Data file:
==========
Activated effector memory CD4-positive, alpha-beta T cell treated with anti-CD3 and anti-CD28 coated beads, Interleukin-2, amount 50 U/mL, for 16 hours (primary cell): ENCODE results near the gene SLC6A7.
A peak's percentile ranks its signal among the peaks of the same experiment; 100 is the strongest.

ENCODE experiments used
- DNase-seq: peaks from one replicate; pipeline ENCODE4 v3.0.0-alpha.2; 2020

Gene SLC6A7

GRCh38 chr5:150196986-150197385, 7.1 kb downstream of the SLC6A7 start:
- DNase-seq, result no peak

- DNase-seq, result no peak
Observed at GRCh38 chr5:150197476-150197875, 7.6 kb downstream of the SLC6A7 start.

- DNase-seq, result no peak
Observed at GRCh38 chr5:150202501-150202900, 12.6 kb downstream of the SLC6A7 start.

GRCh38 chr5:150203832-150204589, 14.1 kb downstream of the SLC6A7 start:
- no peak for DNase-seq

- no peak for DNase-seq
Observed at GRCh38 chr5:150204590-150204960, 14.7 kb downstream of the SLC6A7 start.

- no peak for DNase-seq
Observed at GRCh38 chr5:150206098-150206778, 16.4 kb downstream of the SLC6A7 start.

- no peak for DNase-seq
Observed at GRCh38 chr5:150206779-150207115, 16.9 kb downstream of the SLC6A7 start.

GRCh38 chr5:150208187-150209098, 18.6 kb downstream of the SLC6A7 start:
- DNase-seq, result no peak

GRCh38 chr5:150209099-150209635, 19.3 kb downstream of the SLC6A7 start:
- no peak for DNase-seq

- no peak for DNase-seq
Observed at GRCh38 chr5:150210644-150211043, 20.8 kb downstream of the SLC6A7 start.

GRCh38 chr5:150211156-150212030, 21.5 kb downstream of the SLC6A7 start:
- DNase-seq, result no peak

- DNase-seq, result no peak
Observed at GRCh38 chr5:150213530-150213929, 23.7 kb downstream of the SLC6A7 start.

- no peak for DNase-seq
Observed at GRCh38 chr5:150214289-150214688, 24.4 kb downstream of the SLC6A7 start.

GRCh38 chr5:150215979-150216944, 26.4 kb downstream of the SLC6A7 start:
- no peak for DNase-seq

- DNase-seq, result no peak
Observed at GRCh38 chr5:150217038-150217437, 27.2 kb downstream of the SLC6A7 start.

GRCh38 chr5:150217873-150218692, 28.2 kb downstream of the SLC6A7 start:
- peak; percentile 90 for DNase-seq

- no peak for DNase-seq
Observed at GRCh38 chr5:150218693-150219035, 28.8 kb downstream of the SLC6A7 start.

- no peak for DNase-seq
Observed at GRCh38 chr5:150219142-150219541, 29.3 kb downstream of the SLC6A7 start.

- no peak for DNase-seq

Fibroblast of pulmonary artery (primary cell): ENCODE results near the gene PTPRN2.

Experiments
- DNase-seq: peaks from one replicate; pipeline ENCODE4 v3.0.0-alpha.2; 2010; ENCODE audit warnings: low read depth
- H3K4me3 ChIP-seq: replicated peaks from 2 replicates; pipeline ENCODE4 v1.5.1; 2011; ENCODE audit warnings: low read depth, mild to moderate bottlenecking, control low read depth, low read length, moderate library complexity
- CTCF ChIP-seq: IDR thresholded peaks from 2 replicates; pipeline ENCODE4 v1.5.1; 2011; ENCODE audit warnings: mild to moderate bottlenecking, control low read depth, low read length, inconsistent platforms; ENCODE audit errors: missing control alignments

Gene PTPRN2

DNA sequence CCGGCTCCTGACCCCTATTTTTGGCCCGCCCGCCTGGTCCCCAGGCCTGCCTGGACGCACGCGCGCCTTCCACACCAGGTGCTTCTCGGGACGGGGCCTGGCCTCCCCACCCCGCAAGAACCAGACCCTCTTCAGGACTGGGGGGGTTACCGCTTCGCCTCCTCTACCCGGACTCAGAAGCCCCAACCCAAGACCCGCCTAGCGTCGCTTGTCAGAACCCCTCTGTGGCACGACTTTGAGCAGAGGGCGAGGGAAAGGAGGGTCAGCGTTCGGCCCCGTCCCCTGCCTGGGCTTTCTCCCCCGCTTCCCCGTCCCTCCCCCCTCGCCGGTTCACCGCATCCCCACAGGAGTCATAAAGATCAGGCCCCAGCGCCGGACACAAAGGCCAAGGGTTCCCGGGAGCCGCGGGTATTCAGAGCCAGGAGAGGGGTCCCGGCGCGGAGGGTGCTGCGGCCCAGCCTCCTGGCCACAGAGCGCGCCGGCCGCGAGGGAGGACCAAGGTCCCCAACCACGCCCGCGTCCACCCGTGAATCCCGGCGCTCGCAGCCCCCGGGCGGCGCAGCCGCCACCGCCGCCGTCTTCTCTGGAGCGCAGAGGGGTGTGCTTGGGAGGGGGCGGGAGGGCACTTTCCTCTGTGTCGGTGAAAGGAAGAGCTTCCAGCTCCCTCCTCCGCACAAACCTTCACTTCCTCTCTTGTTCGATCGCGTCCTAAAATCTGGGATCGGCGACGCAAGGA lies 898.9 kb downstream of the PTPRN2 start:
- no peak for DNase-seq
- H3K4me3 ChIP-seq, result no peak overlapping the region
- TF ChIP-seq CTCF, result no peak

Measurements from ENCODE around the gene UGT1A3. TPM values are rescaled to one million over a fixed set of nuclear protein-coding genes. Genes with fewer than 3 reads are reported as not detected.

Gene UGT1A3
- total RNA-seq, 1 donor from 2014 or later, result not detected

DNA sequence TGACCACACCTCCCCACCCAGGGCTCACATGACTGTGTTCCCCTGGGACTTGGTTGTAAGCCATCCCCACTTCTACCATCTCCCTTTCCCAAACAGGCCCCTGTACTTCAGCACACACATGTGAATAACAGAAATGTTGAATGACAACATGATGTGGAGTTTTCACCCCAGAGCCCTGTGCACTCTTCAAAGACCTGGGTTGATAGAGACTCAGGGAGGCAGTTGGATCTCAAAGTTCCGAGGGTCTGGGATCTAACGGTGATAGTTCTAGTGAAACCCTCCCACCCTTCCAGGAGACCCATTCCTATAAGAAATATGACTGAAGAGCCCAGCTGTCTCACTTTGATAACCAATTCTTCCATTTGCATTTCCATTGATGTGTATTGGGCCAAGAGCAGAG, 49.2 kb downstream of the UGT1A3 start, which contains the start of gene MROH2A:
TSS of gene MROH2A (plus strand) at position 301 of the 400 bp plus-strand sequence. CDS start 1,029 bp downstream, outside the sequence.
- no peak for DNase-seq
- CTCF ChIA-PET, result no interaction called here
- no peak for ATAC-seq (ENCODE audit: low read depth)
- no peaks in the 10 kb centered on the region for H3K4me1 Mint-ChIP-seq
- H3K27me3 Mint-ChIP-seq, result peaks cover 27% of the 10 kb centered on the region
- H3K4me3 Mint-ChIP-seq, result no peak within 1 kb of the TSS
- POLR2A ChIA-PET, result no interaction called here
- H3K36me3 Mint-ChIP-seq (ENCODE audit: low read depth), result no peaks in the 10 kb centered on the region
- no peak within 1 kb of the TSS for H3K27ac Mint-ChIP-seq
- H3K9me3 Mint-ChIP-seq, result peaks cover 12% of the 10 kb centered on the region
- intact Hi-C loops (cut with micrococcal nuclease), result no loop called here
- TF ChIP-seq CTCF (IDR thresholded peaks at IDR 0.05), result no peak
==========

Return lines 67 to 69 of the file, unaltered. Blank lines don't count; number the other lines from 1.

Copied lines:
- H3K9me3 Mint-ChIP-seq, result peaks cover 12% of the 10 kb centered on the region
- intact Hi-C loops (cut with micrococcal nuclease), result no loop called here
- TF ChIP-seq CTCF (IDR thresholded peaks at IDR 0.05), result no peak